The squad is light in numbers and it needs an injection of reliable and versatile squad players who will not complain when they spend a bit of time on the bench, which is why learning that Gary O'Neil has been let go has come as a shock. A couple of players of his ilk are essential to a squad for when games, injuries and suspensions start coming thick and fast.

Harry Redknapp is one of English football's most colourful characters.
Harry Redknapp said he would have quit if QPR had not been promoted.

Manager - ESPN FC profile

Harry is Harry. He has been around the game long enough and managed enough teams that everyone seems to have a very strong opinion on him; they love him or hate him. For getting Rangers up last season, for clearing out the deadwood, brightening the place up and for getting the best from Joey Barton, he deserves a lot of credit.

But he is 67 and it would be unlikely that he is planning a two- or three-year project, which I think would have been a great idea with the position the club is in now. Dunne says he instills a sense of trust in his players that allows them to play with freedom; he treats them like adults and encourages them all, largely, to police themselves, which has worked. I also think Redknapp has got a personal surge of enthusiasm for this season -- and it will never be dull.

ESPN Stats & Information
ESPN Stats & Information

Key player

Rio Ferdinand. The deal terrified me initially but I have warmed to the idea based on a number of factors. His basic weekly wage is only around 40,000 pounds with bonuses for appearances and probably clean sheets, which is manageable.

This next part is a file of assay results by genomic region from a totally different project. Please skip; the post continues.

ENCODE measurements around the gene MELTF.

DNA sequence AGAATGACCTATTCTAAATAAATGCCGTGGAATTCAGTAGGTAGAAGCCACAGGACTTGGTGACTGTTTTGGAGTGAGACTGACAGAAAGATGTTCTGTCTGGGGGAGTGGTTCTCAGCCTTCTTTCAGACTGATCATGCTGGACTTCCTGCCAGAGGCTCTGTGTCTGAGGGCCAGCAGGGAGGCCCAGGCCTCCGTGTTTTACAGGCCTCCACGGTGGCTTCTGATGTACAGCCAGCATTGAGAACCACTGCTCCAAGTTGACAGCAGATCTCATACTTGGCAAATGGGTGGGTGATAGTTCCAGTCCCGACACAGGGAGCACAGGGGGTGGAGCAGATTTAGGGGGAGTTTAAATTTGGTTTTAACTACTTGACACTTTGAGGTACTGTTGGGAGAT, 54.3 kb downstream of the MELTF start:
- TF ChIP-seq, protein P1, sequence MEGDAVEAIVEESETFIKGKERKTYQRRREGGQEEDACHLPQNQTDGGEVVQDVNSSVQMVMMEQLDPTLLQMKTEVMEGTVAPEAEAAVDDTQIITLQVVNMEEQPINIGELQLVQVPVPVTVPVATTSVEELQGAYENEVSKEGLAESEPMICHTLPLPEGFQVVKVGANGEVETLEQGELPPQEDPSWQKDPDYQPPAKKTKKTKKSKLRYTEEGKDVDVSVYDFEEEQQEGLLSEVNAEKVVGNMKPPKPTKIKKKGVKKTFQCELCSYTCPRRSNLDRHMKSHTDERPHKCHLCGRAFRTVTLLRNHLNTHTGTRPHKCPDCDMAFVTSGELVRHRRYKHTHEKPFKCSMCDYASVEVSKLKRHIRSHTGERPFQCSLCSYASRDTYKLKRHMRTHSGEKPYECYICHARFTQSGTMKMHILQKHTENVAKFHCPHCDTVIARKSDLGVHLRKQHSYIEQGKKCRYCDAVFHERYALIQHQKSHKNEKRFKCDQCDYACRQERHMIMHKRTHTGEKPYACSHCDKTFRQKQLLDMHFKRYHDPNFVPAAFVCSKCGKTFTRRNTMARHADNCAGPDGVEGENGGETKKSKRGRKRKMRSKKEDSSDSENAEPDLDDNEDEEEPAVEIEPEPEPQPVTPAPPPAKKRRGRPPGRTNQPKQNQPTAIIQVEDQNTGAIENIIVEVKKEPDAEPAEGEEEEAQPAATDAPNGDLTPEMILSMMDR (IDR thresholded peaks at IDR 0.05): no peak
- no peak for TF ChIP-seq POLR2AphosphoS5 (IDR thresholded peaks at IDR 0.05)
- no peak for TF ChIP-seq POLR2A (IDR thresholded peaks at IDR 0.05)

He looks in superb physical condition, was spending free time in the gym on the preseason tour to Germany, and is a demon at table tennis. Rangers' medical staff are confident he will remain injury-free this season after a gruelling four-hour medical and, when you consider he is unlikely to be risked in any cup matches, which the survival-hungry club will have little concern for, it sounds promising.

Also learning he will be playing in a back three, likely to be alongside young athletes like Caulker and Onuoha, with rapid wing-backs Armand Traore and Danny Simpson around him, also makes you think Rangers will be well covered. QPR just cannot afford for him to struggle with injury, or the leap from contender to relegation candidate becomes a short one.

Predicted finish: 15th

My expectations are typically minimal. To stay in the Premier League would be fantastic. And to do it with a team that looks united would be even better. For too long now Rangers have been riddled with negativity fuelled by bad buys, in-fighting and misfit players. Even when the club won the 2010-11 Championship, before Tony Fernandes' investment, it was with unpopular and interfering owners, and although Adel Taarabt played amazing football he was doing it for himself.

I didn't enjoy the experience as much as last season. But then, as Ale Faurlin told me on the tour: "We never do things easy at QPR," and I doubt they will this time. My dream finish would be a last-minute Hill goal keeping Rangers up on the last day of the season away at Leicester City. But I think they could do better than that, and a spot around 14th and 16th place should be realistic.